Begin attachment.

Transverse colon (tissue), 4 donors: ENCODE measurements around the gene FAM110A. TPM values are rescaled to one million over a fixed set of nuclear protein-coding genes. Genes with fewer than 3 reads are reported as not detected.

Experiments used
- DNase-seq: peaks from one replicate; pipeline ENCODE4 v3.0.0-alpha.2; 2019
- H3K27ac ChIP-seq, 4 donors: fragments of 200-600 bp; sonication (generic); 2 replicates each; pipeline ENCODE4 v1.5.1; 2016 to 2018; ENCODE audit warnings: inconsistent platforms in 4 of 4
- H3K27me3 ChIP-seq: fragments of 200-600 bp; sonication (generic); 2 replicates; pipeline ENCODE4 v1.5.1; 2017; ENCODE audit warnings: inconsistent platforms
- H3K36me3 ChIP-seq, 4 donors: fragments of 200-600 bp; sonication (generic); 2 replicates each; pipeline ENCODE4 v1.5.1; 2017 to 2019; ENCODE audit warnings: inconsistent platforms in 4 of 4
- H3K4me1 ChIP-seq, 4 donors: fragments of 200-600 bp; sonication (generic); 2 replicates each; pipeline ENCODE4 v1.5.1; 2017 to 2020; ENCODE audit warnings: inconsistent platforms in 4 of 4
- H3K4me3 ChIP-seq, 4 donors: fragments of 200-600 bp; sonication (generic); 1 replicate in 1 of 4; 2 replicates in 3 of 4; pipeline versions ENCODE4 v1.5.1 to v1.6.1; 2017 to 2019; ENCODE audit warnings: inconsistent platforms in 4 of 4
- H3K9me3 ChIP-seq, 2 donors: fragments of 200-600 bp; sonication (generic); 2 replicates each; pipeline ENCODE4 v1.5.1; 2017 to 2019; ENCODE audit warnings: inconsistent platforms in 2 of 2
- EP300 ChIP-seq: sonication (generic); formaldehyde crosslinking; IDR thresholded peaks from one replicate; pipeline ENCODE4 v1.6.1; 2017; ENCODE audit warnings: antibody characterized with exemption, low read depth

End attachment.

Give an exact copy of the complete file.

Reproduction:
Transverse colon (tissue), 4 donors: ENCODE measurements around the gene FAM110A. TPM values are rescaled to one million over a fixed set of nuclear protein-coding genes. Genes with fewer than 3 reads are reported as not detected.

Experiments used
- DNase-seq: peaks from one replicate; pipeline ENCODE4 v3.0.0-alpha.2; 2019
- H3K27ac ChIP-seq, 4 donors: fragments of 200-600 bp; sonication (generic); 2 replicates each; pipeline ENCODE4 v1.5.1; 2016 to 2018; ENCODE audit warnings: inconsistent platforms in 4 of 4
- H3K27me3 ChIP-seq: fragments of 200-600 bp; sonication (generic); 2 replicates; pipeline ENCODE4 v1.5.1; 2017; ENCODE audit warnings: inconsistent platforms
- H3K36me3 ChIP-seq, 4 donors: fragments of 200-600 bp; sonication (generic); 2 replicates each; pipeline ENCODE4 v1.5.1; 2017 to 2019; ENCODE audit warnings: inconsistent platforms in 4 of 4
- H3K4me1 ChIP-seq, 4 donors: fragments of 200-600 bp; sonication (generic); 2 replicates each; pipeline ENCODE4 v1.5.1; 2017 to 2020; ENCODE audit warnings: inconsistent platforms in 4 of 4
- H3K4me3 ChIP-seq, 4 donors: fragments of 200-600 bp; sonication (generic); 1 replicate in 1 of 4; 2 replicates in 3 of 4; pipeline versions ENCODE4 v1.5.1 to v1.6.1; 2017 to 2019; ENCODE audit warnings: inconsistent platforms in 4 of 4
- H3K9me3 ChIP-seq, 2 donors: fragments of 200-600 bp; sonication (generic); 2 replicates each; pipeline ENCODE4 v1.5.1; 2017 to 2019; ENCODE audit warnings: inconsistent platforms in 2 of 2
- EP300 ChIP-seq: sonication (generic); formaldehyde crosslinking; IDR thresholded peaks from one replicate; pipeline ENCODE4 v1.6.1; 2017; ENCODE audit warnings: antibody characterized with exemption, low read depth